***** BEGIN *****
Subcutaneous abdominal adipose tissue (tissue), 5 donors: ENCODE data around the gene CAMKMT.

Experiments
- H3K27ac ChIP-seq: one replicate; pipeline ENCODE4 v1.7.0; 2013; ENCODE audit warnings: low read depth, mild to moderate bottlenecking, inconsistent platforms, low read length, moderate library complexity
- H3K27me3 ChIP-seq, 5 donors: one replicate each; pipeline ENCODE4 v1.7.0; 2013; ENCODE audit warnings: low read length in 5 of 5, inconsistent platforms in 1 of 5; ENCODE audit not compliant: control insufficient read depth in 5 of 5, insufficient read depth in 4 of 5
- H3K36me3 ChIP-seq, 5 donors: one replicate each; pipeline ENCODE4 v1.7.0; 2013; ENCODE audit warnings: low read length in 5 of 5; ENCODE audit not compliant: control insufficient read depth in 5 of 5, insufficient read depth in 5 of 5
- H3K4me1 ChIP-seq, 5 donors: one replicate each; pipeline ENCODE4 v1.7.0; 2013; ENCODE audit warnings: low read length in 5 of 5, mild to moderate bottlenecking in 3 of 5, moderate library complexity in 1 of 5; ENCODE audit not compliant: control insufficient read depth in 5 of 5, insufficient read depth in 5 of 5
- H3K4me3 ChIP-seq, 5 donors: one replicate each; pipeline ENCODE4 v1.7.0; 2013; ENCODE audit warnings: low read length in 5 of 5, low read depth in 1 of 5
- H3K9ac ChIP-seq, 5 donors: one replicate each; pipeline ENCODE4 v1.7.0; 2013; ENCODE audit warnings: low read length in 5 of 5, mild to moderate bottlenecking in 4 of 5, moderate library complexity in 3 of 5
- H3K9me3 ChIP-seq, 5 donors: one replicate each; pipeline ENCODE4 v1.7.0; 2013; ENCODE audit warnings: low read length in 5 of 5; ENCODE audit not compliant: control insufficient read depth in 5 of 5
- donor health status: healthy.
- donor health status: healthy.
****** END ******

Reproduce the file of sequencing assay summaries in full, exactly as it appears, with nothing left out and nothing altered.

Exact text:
Subcutaneous abdominal adipose tissue (tissue), 5 donors: ENCODE data around the gene CAMKMT.

Experiments
- H3K27ac ChIP-seq: one replicate; pipeline ENCODE4 v1.7.0; 2013; ENCODE audit warnings: low read depth, mild to moderate bottlenecking, inconsistent platforms, low read length, moderate library complexity
- H3K27me3 ChIP-seq, 5 donors: one replicate each; pipeline ENCODE4 v1.7.0; 2013; ENCODE audit warnings: low read length in 5 of 5, inconsistent platforms in 1 of 5; ENCODE audit not compliant: control insufficient read depth in 5 of 5, insufficient read depth in 4 of 5
- H3K36me3 ChIP-seq, 5 donors: one replicate each; pipeline ENCODE4 v1.7.0; 2013; ENCODE audit warnings: low read length in 5 of 5; ENCODE audit not compliant: control insufficient read depth in 5 of 5, insufficient read depth in 5 of 5
- H3K4me1 ChIP-seq, 5 donors: one replicate each; pipeline ENCODE4 v1.7.0; 2013; ENCODE audit warnings: low read length in 5 of 5, mild to moderate bottlenecking in 3 of 5, moderate library complexity in 1 of 5; ENCODE audit not compliant: control insufficient read depth in 5 of 5, insufficient read depth in 5 of 5
- H3K4me3 ChIP-seq, 5 donors: one replicate each; pipeline ENCODE4 v1.7.0; 2013; ENCODE audit warnings: low read length in 5 of 5, low read depth in 1 of 5
- H3K9ac ChIP-seq, 5 donors: one replicate each; pipeline ENCODE4 v1.7.0; 2013; ENCODE audit warnings: low read length in 5 of 5, mild to moderate bottlenecking in 4 of 5, moderate library complexity in 3 of 5
- H3K9me3 ChIP-seq, 5 donors: one replicate each; pipeline ENCODE4 v1.7.0; 2013; ENCODE audit warnings: low read length in 5 of 5; ENCODE audit not compliant: control insufficient read depth in 5 of 5
- donor health status: healthy.
- donor health status: healthy.